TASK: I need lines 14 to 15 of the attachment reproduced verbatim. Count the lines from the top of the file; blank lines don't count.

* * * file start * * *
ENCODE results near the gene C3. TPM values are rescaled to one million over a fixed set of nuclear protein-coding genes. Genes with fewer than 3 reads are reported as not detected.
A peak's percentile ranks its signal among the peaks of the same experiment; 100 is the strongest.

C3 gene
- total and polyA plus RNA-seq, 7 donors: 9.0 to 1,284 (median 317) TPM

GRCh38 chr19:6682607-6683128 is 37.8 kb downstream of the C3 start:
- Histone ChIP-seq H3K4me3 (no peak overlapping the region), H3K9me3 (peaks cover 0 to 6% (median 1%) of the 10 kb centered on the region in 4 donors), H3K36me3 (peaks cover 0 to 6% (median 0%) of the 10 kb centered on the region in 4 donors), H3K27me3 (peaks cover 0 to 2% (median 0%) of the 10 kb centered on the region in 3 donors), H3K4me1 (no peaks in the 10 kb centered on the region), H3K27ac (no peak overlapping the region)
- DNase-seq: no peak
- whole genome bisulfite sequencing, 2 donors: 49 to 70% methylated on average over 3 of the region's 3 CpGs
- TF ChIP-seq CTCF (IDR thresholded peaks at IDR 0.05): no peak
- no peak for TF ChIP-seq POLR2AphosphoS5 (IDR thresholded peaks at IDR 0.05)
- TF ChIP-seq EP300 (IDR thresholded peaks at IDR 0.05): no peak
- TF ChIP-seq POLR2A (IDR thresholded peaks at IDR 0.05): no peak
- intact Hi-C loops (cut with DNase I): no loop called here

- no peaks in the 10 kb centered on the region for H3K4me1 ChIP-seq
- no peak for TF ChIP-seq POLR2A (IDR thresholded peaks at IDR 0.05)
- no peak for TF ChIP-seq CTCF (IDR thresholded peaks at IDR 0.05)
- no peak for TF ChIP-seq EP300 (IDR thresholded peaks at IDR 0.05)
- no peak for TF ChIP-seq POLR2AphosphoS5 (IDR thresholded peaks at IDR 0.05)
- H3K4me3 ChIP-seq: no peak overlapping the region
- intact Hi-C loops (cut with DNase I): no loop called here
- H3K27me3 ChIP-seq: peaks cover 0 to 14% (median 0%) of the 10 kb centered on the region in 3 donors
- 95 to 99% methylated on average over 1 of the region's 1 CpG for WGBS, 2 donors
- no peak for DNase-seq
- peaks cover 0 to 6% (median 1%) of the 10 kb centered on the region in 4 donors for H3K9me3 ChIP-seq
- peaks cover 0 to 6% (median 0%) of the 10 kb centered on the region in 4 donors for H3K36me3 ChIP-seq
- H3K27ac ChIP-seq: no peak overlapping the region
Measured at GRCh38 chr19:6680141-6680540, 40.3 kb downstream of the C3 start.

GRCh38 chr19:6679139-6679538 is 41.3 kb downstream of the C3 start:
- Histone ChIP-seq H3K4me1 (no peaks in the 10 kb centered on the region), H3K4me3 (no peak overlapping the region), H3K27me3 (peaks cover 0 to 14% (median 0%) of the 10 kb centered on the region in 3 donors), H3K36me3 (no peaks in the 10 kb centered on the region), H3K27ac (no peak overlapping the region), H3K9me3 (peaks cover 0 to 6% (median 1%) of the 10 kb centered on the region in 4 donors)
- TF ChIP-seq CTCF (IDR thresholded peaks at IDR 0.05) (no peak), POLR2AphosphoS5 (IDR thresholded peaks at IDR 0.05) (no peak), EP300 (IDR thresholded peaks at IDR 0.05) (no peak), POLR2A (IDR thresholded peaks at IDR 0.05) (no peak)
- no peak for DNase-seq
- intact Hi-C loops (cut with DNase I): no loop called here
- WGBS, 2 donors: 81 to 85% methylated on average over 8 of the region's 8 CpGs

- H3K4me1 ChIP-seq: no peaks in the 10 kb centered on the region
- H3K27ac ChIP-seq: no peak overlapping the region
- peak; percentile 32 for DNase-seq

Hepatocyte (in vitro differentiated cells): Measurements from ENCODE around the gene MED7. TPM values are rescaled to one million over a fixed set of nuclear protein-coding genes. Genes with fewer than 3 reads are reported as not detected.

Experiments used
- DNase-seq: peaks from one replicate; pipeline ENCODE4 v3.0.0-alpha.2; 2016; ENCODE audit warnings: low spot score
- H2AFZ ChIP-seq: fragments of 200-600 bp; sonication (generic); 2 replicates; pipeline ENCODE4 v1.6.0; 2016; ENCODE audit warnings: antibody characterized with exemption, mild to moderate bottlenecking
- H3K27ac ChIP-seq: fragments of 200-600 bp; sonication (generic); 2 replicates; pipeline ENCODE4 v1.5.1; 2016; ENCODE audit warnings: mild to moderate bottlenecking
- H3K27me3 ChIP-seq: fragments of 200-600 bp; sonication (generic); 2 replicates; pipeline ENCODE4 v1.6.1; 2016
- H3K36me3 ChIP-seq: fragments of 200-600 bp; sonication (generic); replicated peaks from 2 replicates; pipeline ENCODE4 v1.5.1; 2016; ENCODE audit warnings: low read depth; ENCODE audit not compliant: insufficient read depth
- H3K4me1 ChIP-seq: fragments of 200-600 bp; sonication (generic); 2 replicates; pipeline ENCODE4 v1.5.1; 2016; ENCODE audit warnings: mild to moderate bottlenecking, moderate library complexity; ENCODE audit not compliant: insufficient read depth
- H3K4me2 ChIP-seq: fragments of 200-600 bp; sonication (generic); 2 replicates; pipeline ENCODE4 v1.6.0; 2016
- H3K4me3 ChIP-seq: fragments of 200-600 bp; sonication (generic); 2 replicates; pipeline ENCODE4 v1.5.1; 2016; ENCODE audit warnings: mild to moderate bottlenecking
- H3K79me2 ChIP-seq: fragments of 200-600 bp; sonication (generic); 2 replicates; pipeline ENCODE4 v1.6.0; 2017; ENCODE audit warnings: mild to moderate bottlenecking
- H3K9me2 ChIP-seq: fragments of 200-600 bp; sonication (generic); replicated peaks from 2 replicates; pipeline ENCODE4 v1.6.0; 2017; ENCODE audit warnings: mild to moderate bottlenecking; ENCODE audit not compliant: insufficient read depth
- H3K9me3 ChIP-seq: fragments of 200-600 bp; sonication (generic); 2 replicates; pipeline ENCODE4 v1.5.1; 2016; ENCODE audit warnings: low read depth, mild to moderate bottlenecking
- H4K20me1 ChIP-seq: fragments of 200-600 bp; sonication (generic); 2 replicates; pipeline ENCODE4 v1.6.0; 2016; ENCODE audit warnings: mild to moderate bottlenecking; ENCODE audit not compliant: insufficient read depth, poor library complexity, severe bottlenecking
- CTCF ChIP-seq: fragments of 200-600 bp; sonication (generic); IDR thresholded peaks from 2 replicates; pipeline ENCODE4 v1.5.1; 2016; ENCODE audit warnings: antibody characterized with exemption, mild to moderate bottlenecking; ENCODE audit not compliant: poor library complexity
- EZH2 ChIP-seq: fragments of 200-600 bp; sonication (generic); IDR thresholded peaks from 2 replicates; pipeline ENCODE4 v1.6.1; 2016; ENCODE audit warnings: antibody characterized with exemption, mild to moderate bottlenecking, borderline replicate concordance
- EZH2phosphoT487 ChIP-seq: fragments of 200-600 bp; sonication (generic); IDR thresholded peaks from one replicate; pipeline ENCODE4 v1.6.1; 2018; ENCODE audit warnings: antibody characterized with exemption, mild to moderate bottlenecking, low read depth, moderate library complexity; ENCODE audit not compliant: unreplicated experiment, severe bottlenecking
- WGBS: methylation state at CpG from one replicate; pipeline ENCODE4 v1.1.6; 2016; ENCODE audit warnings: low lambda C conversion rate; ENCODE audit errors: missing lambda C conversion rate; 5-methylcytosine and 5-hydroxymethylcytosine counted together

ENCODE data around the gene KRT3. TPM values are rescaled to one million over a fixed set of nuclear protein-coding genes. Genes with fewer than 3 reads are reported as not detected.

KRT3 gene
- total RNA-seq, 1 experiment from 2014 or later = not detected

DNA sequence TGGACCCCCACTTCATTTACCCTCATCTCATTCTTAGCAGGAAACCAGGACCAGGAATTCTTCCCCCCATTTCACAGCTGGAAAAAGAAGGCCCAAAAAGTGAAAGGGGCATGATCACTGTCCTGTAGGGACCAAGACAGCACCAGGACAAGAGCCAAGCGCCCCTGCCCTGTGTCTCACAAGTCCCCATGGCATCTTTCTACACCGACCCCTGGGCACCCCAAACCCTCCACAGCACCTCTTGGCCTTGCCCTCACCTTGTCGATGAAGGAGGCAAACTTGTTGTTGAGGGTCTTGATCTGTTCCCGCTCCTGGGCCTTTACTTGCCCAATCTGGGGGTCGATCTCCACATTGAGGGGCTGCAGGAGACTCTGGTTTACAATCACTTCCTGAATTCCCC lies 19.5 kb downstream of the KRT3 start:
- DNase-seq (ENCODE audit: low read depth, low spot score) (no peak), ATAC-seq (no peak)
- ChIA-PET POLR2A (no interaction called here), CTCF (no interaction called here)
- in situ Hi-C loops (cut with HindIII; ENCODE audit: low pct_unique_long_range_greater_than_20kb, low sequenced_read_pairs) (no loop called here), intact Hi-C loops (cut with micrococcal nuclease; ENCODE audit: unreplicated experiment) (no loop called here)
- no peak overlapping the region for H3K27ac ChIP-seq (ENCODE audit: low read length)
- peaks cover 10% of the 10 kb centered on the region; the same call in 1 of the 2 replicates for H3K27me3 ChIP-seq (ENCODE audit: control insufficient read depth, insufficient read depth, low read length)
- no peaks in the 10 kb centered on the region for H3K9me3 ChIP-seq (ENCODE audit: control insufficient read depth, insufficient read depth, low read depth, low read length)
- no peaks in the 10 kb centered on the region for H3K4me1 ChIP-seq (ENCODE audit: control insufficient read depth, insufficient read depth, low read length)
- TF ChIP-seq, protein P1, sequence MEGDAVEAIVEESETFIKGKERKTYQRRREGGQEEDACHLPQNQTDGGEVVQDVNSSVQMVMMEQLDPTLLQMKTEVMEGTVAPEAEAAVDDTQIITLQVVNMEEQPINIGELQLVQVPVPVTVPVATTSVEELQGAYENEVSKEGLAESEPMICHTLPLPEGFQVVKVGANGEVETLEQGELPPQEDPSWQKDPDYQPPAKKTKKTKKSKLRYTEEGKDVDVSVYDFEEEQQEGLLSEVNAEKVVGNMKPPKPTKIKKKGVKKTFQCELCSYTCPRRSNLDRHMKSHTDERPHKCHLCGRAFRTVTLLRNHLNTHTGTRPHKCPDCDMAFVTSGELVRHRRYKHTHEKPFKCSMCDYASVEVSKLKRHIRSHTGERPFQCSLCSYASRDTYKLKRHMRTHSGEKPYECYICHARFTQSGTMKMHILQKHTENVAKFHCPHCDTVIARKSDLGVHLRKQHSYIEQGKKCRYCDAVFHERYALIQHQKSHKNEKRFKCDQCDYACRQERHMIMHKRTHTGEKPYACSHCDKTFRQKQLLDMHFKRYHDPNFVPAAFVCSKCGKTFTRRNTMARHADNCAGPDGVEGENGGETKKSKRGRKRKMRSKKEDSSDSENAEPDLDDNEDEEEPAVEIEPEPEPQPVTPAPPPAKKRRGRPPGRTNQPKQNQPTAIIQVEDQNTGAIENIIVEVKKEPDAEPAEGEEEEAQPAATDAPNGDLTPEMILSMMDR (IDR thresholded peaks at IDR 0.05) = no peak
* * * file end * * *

- no peaks in the 10 kb centered on the region for H3K4me1 ChIP-seq
- no peak for TF ChIP-seq POLR2A (IDR thresholded peaks at IDR 0.05)